Researchers at Rice University have used inexpensive size-tunable microsponges derived from seaweed to store biomarkers in a device the size of a credit card which can be magnified and viewed by a microscope assembly the size of a toaster.
That makes for one long sentence, but for a sensor much smaller and less expensive than those currently used to diagnose a range of human afflictions. Ingenious, actually.
Microsponges derived from seaweed may help diagnose heart disease, cancers, HIV and other diseases quickly and at far lower cost than current clinical methods. The microsponges are an essential component of Rice University’s Programmable Bio-Nano-Chip (PBNC) and the focus of a new paper in the journal Small.
There are several advantages to this process. The microsponge material, agarose, from seaweed, is inexpensive, familiar (to lab workers), and the pore size is scalable. The sponges are placed in microchannels etched into a base the size of a credit card, bathed in biomarkers which glow in the presence of specific antibodies. Since they are three-dimensional they glow much more strongly than markers in current technology, and the sponge material is transparent in water, so the signal is not obscured.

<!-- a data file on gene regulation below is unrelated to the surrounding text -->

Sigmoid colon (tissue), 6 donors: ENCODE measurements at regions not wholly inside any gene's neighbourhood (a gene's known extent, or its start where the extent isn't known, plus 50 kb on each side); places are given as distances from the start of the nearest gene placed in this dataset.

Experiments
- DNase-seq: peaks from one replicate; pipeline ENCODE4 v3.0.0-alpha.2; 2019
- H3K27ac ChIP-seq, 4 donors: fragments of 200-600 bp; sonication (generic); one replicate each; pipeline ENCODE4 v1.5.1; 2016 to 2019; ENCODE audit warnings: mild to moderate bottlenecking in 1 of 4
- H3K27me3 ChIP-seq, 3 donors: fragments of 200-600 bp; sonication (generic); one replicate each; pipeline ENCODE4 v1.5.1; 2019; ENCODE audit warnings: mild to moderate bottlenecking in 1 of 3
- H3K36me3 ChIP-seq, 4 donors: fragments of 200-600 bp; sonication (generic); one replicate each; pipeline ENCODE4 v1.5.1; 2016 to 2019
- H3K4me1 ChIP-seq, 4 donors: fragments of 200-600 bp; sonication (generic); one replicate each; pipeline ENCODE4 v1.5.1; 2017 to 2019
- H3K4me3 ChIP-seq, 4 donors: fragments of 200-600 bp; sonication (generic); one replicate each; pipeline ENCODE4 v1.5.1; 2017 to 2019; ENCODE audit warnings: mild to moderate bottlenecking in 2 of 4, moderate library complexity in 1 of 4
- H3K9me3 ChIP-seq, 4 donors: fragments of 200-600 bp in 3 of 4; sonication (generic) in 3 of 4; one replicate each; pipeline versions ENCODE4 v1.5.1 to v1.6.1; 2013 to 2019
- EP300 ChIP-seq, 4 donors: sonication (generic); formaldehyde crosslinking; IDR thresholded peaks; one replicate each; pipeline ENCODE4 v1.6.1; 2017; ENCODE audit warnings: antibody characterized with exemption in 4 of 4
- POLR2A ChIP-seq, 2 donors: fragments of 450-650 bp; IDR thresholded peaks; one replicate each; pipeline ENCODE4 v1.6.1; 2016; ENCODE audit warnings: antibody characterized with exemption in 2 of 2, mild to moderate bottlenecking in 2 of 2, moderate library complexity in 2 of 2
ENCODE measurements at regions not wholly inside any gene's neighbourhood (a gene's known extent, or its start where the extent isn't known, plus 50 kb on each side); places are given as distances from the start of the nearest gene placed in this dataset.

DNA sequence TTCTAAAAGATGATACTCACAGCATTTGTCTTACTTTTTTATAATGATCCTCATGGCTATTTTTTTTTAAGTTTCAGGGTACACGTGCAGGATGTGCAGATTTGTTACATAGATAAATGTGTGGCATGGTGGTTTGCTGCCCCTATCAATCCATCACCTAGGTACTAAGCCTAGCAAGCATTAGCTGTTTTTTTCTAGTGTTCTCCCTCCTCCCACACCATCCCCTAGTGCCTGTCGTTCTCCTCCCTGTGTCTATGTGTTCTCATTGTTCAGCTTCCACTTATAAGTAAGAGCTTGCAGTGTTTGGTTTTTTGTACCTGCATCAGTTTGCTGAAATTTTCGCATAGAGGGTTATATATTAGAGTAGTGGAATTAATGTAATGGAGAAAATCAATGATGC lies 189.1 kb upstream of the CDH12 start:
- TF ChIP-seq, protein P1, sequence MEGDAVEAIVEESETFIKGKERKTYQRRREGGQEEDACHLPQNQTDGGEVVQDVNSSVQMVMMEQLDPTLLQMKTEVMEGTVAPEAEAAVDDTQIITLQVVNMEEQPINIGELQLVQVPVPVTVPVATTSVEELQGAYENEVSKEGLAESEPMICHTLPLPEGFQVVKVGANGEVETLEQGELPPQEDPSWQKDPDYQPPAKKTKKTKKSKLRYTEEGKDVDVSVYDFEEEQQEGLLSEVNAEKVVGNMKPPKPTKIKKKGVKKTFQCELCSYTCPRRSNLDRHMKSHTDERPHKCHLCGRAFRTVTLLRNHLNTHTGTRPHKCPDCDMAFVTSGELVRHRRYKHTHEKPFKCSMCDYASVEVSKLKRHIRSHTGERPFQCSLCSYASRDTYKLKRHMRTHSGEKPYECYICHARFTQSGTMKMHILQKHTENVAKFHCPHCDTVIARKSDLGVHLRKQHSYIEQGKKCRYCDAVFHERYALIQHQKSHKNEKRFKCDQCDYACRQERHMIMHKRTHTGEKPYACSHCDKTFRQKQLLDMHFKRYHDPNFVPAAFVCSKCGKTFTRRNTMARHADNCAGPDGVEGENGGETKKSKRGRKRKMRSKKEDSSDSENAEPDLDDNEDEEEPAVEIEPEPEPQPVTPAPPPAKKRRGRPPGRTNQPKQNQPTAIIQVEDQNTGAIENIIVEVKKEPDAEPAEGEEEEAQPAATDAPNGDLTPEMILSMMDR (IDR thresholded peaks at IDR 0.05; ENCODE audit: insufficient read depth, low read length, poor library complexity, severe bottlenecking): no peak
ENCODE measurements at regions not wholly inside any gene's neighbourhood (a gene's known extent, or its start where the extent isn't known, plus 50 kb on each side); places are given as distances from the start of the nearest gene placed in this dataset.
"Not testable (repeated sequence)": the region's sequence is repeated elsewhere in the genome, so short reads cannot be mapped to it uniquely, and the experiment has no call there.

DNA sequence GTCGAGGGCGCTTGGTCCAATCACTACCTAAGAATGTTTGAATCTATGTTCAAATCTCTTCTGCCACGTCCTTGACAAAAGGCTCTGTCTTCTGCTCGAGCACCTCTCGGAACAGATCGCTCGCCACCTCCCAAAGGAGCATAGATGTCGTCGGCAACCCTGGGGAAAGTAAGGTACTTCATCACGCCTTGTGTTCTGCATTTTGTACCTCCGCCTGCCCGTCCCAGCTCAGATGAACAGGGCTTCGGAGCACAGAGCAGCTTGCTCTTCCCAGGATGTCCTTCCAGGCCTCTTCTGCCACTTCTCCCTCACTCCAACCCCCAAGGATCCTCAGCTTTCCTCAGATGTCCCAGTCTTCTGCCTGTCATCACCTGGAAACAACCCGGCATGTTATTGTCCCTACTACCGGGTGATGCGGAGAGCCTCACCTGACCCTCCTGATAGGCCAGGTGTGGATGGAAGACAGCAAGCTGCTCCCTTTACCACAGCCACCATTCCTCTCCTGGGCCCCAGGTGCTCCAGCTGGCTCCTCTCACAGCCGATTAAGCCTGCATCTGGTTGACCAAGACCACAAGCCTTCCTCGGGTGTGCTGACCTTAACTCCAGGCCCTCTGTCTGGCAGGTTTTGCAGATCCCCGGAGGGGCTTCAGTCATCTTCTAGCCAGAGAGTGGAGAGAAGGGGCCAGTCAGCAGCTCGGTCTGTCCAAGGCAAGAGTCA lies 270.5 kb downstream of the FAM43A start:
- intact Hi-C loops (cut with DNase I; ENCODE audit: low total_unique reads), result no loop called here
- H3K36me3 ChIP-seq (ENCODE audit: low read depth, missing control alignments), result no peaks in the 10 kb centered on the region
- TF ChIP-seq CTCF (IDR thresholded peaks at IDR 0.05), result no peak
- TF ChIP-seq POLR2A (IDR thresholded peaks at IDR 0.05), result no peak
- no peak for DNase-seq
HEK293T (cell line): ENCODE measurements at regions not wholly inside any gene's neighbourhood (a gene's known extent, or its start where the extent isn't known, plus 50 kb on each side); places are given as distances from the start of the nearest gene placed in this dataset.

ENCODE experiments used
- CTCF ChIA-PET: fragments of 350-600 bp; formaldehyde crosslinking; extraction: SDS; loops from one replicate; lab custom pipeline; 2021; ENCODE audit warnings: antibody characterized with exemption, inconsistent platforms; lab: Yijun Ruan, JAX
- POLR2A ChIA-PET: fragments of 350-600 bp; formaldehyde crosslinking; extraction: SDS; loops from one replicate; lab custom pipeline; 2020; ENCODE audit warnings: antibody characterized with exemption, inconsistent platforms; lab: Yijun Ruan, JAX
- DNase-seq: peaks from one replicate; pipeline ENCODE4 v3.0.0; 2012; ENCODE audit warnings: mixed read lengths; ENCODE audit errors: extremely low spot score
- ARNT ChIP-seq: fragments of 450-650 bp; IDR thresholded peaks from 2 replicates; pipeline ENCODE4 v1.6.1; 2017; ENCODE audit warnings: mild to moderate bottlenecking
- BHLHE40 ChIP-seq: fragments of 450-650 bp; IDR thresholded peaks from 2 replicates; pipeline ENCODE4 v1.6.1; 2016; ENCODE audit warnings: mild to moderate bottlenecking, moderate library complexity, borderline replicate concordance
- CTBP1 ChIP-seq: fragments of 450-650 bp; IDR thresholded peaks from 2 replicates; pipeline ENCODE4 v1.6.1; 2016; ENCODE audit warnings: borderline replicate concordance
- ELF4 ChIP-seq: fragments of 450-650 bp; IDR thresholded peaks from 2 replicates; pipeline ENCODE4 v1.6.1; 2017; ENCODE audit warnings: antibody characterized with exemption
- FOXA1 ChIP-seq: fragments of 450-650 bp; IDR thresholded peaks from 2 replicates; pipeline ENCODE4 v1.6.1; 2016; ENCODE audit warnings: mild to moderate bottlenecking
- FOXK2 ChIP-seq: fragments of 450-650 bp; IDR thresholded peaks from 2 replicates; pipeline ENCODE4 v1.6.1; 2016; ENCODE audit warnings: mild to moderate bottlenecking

These efficiencies all lead to a diagnostic device that is smaller, more efficient, and less expensive to manufacture. Like I said, ingenious.
Now about that acronym…